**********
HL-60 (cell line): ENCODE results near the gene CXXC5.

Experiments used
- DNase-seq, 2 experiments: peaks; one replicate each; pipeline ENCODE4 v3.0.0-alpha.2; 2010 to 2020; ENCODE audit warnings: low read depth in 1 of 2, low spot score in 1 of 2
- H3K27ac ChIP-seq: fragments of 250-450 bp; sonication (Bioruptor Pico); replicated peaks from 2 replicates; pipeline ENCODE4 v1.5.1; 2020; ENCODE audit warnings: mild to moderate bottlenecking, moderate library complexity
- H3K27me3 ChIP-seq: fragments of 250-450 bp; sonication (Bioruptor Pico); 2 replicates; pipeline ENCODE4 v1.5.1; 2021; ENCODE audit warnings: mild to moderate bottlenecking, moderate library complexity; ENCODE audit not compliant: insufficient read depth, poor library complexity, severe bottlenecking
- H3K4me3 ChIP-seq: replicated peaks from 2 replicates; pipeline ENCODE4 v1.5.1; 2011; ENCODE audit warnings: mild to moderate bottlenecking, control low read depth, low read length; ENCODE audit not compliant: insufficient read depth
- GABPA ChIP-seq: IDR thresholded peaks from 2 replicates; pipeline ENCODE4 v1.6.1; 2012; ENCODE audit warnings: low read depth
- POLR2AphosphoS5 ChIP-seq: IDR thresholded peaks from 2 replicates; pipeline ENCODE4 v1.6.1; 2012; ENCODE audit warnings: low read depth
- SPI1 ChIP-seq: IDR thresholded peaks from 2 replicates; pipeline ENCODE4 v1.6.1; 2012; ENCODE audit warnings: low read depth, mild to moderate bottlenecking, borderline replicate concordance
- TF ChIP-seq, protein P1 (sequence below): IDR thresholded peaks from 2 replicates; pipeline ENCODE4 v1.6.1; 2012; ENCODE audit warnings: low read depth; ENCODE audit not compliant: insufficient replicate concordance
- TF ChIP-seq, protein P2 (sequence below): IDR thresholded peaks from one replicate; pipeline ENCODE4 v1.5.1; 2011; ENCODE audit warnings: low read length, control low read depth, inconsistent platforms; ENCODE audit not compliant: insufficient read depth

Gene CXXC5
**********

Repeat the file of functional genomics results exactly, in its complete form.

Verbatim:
HL-60 (cell line): ENCODE results near the gene CXXC5.

Experiments used
- DNase-seq, 2 experiments: peaks; one replicate each; pipeline ENCODE4 v3.0.0-alpha.2; 2010 to 2020; ENCODE audit warnings: low read depth in 1 of 2, low spot score in 1 of 2
- H3K27ac ChIP-seq: fragments of 250-450 bp; sonication (Bioruptor Pico); replicated peaks from 2 replicates; pipeline ENCODE4 v1.5.1; 2020; ENCODE audit warnings: mild to moderate bottlenecking, moderate library complexity
- H3K27me3 ChIP-seq: fragments of 250-450 bp; sonication (Bioruptor Pico); 2 replicates; pipeline ENCODE4 v1.5.1; 2021; ENCODE audit warnings: mild to moderate bottlenecking, moderate library complexity; ENCODE audit not compliant: insufficient read depth, poor library complexity, severe bottlenecking
- H3K4me3 ChIP-seq: replicated peaks from 2 replicates; pipeline ENCODE4 v1.5.1; 2011; ENCODE audit warnings: mild to moderate bottlenecking, control low read depth, low read length; ENCODE audit not compliant: insufficient read depth
- GABPA ChIP-seq: IDR thresholded peaks from 2 replicates; pipeline ENCODE4 v1.6.1; 2012; ENCODE audit warnings: low read depth
- POLR2AphosphoS5 ChIP-seq: IDR thresholded peaks from 2 replicates; pipeline ENCODE4 v1.6.1; 2012; ENCODE audit warnings: low read depth
- SPI1 ChIP-seq: IDR thresholded peaks from 2 replicates; pipeline ENCODE4 v1.6.1; 2012; ENCODE audit warnings: low read depth, mild to moderate bottlenecking, borderline replicate concordance
- TF ChIP-seq, protein P1 (sequence below): IDR thresholded peaks from 2 replicates; pipeline ENCODE4 v1.6.1; 2012; ENCODE audit warnings: low read depth; ENCODE audit not compliant: insufficient replicate concordance
- TF ChIP-seq, protein P2 (sequence below): IDR thresholded peaks from one replicate; pipeline ENCODE4 v1.5.1; 2011; ENCODE audit warnings: low read length, control low read depth, inconsistent platforms; ENCODE audit not compliant: insufficient read depth

Gene CXXC5